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Poll: Majority of Americans plan to gather for Christmas despite COVID-19 spike

Over a third of the people surveyed said they believe socializing is worth the risk.

Christmas dinner
Christmas dinner
Getty Images
Updated: December 21, 2020 - 2:44pm

The Facts Inside Our Reporter’s Notebook

Even with a spike in positive tests for COVID-19, a majority of Americans still plan to gather for the holidays.

In a poll by Cinch Home Services, 60.1% of the 1,040 people surveyed said they still plan to attend a holiday gathering this year. Just 26.1% said they won’t be socializing at all over the holidays. 

“The COVID-19 pandemic has given people a lot of things to be concerned about, especially when it comes to socializing. Varying opinions on appropriate precautions to take and anxiety around infection have made gathering together a lot more tense than it used to be,” the report authors note.

“However, a majority of people said they still intended to see loved ones, particularly as the holidays draw near. Plus, many people reported taking a variety of precautions and agreed on the appropriateness of rules like social distancing and keeping gatherings outdoors when possible.”

Still, the poll, conducted in November, found that 68% of those surveyed said they are either “somewhat” or “very” nervous about social gatherings over the holiday season.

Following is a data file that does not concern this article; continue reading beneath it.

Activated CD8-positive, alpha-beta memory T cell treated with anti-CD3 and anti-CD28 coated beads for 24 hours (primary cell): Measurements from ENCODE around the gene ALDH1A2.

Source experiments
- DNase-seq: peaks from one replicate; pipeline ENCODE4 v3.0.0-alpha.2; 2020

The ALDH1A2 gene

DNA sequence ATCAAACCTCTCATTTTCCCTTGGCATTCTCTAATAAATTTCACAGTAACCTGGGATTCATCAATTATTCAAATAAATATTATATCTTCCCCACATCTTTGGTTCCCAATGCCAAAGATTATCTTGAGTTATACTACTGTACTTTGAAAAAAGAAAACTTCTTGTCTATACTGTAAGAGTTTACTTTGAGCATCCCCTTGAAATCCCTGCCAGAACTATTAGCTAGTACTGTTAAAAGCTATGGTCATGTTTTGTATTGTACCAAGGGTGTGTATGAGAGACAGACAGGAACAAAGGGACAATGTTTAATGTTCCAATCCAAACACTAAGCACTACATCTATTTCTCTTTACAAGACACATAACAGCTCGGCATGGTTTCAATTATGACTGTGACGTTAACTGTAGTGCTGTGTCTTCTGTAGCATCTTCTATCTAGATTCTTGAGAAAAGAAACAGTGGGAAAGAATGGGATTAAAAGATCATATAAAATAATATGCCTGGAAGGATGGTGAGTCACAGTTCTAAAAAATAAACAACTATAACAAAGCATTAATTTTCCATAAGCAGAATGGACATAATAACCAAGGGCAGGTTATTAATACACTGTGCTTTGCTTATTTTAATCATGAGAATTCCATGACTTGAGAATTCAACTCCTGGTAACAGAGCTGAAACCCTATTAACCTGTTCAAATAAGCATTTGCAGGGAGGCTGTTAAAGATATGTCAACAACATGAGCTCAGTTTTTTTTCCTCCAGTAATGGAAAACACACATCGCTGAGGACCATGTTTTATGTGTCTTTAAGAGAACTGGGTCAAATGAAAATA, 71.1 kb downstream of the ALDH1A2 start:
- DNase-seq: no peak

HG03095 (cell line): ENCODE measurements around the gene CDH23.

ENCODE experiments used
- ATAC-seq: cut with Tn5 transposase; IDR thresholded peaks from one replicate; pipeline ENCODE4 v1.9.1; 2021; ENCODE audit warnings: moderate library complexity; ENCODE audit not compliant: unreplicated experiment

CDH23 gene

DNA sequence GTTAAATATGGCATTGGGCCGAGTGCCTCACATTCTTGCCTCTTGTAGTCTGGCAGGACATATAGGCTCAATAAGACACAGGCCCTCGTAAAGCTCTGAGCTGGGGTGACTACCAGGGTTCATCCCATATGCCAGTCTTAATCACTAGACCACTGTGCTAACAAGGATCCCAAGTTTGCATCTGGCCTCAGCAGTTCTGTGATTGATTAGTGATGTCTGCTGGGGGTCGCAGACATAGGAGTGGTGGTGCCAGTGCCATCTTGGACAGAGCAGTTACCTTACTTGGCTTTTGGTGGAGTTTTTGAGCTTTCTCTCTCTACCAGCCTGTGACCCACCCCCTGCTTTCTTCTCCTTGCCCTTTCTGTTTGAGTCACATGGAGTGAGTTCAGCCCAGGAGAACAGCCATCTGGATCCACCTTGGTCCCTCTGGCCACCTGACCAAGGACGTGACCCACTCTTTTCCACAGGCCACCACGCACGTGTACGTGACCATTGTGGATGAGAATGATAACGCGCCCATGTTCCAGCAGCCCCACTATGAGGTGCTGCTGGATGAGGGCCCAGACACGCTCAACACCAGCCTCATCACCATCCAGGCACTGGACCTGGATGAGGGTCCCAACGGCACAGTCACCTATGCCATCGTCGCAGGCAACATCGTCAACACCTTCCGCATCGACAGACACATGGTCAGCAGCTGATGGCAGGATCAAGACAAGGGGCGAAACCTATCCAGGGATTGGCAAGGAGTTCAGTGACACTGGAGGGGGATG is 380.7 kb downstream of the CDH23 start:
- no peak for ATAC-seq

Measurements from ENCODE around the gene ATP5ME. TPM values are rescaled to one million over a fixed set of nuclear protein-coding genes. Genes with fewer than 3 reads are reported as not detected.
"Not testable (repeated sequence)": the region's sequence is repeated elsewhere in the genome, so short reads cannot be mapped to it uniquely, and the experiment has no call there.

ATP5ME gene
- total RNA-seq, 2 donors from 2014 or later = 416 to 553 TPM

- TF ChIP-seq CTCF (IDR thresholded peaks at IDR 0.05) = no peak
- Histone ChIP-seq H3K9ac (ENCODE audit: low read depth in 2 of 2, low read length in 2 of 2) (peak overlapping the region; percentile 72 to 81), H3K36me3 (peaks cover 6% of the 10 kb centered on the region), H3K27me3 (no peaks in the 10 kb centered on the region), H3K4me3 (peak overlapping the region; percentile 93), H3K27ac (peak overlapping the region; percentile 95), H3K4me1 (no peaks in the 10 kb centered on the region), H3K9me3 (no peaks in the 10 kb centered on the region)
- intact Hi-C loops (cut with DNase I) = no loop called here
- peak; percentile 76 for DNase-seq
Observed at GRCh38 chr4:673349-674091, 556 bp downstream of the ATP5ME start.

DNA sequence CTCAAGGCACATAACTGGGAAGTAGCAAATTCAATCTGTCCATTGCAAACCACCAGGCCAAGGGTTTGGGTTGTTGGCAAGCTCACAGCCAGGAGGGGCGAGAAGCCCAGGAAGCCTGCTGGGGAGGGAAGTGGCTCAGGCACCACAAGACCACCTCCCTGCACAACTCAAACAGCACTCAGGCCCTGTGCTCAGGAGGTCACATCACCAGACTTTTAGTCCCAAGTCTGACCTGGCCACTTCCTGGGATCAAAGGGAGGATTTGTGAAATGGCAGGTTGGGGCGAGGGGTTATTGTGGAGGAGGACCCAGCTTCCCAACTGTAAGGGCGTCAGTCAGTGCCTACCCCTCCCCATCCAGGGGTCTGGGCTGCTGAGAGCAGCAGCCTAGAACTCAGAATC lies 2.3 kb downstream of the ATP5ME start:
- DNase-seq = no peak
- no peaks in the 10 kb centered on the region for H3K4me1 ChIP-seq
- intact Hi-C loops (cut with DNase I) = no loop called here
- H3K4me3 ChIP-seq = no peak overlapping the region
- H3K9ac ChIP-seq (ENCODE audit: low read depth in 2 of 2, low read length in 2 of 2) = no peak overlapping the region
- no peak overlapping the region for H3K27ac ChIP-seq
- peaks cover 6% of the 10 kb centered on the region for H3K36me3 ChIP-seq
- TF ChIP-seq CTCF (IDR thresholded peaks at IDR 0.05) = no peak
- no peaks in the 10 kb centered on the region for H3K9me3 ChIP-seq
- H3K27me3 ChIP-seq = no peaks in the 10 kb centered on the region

New COVID-19 infections are rising by at least 18% over the past two weeks, The New York Times reported. Yet many said seeing family and friends is "worth the risk."

"Over a third of the people surveyed said they believe socializing is worth the risk of someone contracting COVID-19After months of limited contact with loved ones, it’s understandable that some might be eager to see loved ones. There have been concerns throughout the pandemic about the effects of isolation and loneliness on specific populations, particularly the elderly," the survey authors wrote.

The Centers for Disease Control and Prevention (CDC) on Saturday issued new guidelines and the Food and Drug Administration (FDA) launched an investigation after a half dozen early patients suffered severe allergic reactions after getting the COVID-19 vaccine.

The CDC said those who suffered a severe allergic reaction known as anaphylaxis – which required hospitalization or an EpiPen treatment --after the first dose of the vaccine should not get the second shot. And it said people who have had severe allergic reactions to a component in a COVID-19 vaccine should not get that specific vaccine. There are currently two approved vaccines, one from Pfizer and the other from Moderna.

Among the guidelines:

  • All people who get a COVID-19 vaccine should be monitored on-site. People with a history of severe allergic reactions should be monitored for 30 minutes after getting the vaccine. All other people should be monitored for 15 minutes after getting the vaccine.
  • Vaccination providers should have appropriate medications and equipment—such as epinephrine, antihistamines, stethoscopes, blood pressure cuffs, and timing devices to check your pulse—at all COVID-19 vaccination sites.
  • If you experience a severe allergic reaction after getting a COVID-19 vaccine, vaccination providers should provide rapid care and call for emergency medical services. You should continue to be monitored in a medical facility for at least several hours.


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